Sept/Nov 1992



Caffeine is widely used in the treatment of apnea in premature infants. A number of kinetic evaluations have been done on premature infants after oral or intravenous administration.1 Although drug absorption through the skin is usually considered a hazard, it may provide an alternative route for drug therapy, particularly in preterm infants less than 32 weeks' gestation.2 Caffeine has been chosen as a suitable drug for this study. It is widely used in the early weeks of life when the newborn infant's skin is not a complete barrier to the absorption of externally applied agents. In the early neonatal period, very immature infants have a poorly developed epidermidis, which is readily permeable to drugs.3 Considering these issues, we studied 56 preterm infants with idiopathic apnea to assess percutaneous absorption of caffeine at various gestational ages and birthweights.

PATIENTS AND METHODS The study comprised 56 preterm infants with idiopathic apnea admitted to the neonatal intensive care unit (NICU) between July 1988 and December 1989. The gestational age (GA) was assessed from maternal dates, using the criteria of Ballard et al,4 and was confirmed by examination of the anterior vascular capsule of the lens.5 It ranged from 26 to 34 weeks (mean, 29.3 ± 1.9 weeks) and birthweight from 680 to 1480 gm (mean, 1108 ± 260 gm). Informed parental consent was obtained for all patients. Caffeine was applied to the abdominal skin (2 cm in diameter) in the form of a gel (0.1 ml equals 15 gm caffeine), using standard doses of 7.5 to 10 mg of caffeine in a fat emulsion. Commercial preparations of caffeine gel are not available. However, the drug can be obtained from

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Caffeine is commonly used in the treatment of apnea of prematurity. The skin of preterm infants varies considerably in its level of maturity. To understand skin absorption in low birthweight infants (less than 1500 gm) with gestational age between 26 and 34 weeks, a group of 56 preterm babies was studied after percutaneous application of 7.5 mg twice daily of caffeine for babies with birthweight less than 1000 gm and 10 mg twice daily for babies with birthweight more than 1000 gm. The reported technique is a useful alternative method of drug administration in premature babies. This study indicates an inverse relationship between gestational age and skin absorption contributing to a better understanding of skin barrier function in the newborn.

many drug or chemical companies and can be easily prepared by suspending the caffeine in a fat emulsion. A standard dose of 7.5 to 10 mg twice a day was used for babies with idiopathic apnea after other treatable causes such as hypoxemia, electrolyte imbalance, hypocalcemia, hypomagnesemia, infection, hypoglycemia, anemia, polycythemia, patent ductus arteriosus, or gastroesophageal reflux were ruled out by appropriate diagnostic tests. Pharmacokinetic measurements were performed after 4 and 10 doses during the course of treatment. Serial heparinized blood samples were collected just prior to the next caffeine administration. The patients enrolled in the study did not receive either endotracheal (intermittent mandatory ventilation) or nasal continuous positive airway pressure. Caffeine serum levels were estimated performing high-pressure liquid chromatography. Caffeine levels were considered in a therapeutic range between 25 and 100 (xmol/liter. Multiple regression, multiple logistic regression, and simple linear regression, including statistical inference in regression and correlation, Mann-Whitney test, and nonpaired t test were used for statistical analysis of the data.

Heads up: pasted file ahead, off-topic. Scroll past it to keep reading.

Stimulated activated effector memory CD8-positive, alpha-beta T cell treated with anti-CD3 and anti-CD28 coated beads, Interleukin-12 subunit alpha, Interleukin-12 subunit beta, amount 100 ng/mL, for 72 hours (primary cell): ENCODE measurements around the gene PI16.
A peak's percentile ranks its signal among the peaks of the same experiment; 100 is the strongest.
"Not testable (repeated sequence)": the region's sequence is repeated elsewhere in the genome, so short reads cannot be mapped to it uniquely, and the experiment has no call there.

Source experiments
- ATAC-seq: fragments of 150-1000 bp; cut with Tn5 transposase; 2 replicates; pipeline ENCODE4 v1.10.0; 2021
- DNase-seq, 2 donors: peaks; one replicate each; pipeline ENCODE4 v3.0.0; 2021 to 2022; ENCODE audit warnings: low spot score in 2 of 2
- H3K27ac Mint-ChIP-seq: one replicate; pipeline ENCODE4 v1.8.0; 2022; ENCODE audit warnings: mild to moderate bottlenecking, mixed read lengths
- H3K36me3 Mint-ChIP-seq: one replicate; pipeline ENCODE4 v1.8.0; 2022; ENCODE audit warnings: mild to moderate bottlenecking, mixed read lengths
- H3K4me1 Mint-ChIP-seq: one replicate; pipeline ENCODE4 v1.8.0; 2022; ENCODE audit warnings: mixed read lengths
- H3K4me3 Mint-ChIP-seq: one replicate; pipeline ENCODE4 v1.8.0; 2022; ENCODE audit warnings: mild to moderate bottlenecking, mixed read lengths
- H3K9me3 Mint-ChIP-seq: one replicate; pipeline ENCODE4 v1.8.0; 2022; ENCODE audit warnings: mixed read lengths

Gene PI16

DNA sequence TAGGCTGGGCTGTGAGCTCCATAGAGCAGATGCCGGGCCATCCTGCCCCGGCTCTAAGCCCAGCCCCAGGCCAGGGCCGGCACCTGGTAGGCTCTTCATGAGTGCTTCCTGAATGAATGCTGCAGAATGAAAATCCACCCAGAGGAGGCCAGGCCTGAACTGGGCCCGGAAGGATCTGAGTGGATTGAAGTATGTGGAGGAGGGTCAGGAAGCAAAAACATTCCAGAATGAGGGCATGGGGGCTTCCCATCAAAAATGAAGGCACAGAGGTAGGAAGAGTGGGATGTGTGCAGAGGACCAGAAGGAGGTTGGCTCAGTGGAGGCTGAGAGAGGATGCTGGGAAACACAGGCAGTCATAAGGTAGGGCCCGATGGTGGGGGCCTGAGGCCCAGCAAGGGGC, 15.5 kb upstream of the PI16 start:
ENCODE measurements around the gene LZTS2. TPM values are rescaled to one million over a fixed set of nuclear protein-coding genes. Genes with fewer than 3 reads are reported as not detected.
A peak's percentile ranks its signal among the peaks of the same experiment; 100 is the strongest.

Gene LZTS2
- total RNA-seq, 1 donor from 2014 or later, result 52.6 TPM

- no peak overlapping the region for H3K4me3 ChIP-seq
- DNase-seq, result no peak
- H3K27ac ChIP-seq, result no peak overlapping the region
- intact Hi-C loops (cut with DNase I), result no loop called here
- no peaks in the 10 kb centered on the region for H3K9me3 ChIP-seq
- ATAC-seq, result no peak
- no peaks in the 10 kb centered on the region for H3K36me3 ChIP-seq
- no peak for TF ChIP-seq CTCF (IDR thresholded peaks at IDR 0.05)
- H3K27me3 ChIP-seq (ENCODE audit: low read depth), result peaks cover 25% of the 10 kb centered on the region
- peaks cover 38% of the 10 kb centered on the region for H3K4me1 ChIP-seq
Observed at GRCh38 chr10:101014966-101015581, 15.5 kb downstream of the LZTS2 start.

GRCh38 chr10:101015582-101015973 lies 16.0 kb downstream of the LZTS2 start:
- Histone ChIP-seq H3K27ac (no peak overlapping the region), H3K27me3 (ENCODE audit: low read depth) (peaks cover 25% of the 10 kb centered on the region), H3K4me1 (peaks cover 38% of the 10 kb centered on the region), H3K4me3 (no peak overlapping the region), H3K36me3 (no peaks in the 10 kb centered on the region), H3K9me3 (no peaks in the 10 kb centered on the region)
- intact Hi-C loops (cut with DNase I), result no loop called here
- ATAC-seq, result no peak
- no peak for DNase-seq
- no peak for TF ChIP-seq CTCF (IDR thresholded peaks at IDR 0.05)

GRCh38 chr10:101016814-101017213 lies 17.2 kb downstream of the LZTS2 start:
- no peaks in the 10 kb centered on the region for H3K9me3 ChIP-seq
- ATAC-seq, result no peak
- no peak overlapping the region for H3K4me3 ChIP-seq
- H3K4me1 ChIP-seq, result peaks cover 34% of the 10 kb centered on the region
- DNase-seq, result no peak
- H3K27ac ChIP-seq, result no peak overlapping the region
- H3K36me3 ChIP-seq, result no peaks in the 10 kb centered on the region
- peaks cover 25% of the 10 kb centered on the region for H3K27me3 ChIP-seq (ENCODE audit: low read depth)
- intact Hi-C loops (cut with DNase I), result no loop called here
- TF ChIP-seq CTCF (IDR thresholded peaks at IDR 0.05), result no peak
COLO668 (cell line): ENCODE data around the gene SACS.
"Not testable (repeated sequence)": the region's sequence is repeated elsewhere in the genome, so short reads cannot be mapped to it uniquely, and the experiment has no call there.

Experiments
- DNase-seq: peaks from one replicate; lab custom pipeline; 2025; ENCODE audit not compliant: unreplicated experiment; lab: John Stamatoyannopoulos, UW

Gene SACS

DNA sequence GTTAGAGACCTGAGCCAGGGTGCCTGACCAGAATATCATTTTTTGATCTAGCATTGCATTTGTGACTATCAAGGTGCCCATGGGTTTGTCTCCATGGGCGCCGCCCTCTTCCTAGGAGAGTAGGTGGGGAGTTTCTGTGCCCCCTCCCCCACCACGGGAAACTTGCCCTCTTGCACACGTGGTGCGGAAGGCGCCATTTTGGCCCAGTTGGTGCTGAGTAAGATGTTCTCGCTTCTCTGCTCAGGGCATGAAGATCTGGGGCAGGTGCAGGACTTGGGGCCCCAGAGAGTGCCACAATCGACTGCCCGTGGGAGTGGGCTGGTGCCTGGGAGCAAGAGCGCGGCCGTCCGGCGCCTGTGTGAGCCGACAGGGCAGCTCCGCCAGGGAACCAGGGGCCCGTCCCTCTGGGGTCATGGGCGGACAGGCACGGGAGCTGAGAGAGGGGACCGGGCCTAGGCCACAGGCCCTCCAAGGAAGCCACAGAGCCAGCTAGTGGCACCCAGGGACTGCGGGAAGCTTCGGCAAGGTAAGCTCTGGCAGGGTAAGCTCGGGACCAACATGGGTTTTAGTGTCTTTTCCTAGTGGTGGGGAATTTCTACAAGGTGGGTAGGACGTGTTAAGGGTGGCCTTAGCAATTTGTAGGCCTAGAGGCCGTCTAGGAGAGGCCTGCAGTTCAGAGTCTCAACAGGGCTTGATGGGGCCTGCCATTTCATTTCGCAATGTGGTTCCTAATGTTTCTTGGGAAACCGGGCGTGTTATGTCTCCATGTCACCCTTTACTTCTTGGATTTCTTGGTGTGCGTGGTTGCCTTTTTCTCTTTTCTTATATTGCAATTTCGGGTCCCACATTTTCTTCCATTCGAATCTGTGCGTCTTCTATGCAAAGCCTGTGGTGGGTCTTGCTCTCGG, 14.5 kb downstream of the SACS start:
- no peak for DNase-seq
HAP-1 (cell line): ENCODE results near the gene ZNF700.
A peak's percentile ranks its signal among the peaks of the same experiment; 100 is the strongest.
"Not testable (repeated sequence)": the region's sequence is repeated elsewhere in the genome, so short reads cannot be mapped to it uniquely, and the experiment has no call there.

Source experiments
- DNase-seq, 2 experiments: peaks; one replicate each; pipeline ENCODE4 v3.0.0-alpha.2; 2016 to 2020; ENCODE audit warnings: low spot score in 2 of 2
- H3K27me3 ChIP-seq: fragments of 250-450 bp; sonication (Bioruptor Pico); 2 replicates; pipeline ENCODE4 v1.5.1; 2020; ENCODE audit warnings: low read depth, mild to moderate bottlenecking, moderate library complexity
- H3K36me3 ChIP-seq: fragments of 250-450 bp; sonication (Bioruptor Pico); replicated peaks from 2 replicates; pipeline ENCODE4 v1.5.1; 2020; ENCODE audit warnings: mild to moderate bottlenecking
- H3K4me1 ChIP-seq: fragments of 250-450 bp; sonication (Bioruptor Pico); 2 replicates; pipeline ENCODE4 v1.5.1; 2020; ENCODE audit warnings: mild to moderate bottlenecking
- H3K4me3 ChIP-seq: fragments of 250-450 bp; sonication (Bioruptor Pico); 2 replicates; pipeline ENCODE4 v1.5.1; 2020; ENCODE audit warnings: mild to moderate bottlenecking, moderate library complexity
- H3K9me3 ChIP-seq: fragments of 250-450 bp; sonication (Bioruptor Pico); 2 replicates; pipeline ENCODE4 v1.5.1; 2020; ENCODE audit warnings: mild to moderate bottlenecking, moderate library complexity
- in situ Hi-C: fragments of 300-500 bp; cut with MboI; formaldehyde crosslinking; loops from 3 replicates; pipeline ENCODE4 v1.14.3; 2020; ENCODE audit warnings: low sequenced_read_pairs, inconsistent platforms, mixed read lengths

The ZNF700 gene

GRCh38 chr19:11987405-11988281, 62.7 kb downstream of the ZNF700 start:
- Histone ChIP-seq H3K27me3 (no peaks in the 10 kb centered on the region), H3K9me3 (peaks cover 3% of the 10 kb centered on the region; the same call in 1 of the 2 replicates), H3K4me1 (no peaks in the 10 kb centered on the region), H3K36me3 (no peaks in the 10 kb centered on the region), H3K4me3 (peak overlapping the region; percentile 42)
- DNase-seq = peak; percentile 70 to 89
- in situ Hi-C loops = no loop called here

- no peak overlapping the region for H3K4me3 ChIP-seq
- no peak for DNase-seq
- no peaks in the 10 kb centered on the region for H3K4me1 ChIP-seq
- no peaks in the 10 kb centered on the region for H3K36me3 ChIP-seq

During the study period, 56 low birthweight (LBW) infants were treated at a mean postnatal age of 2.5 days. Caffeine serum levels were within therapeutic range at about 48 hours after the first dose was applied. Mean serum levels at this time (after four doses) were 49 jimol/ liter. At 120 hours (after ten doses), caffeine levels increased to 82.1 |xmol/liter. Infants with a birthweight less than 1000 gm were treated with an initial dose of 15 mg/

Division of Neonatology, Department of Obstetrics and Gynecology, University of Berne, Berne, Switzerland Reprint requests: Dr. Amato, Division of Neonatology, Children's Hospital, 5001 AARAU, Switzerland Copyright © 1992 by Thieme Medical Publishers, Inc., 381 Park Avenue South, New York, NY 10016. All rights reserved.


AMERICAN JOURNAL OF PERINATOLOGY/VOLUME 9, NUMBER 5/6 Sept/Nov 1992 Table 1. Strength of Relationship Between Caffeine Serum Levels and Gestational Age and Birthweight Are Estimated by the Coefficient of Multiple Correlation (r) r Caffeine Caffeine Caffeine Caffeine

level level level level

p Value

(4 doses) in ELBW infants 0.70

Developmental aspects of percutaneous caffeine absorption in premature infants.

Caffeine is commonly used in the treatment of apnea of prematurity. The skin of preterm infants varies considerably in its level of maturity. To under...
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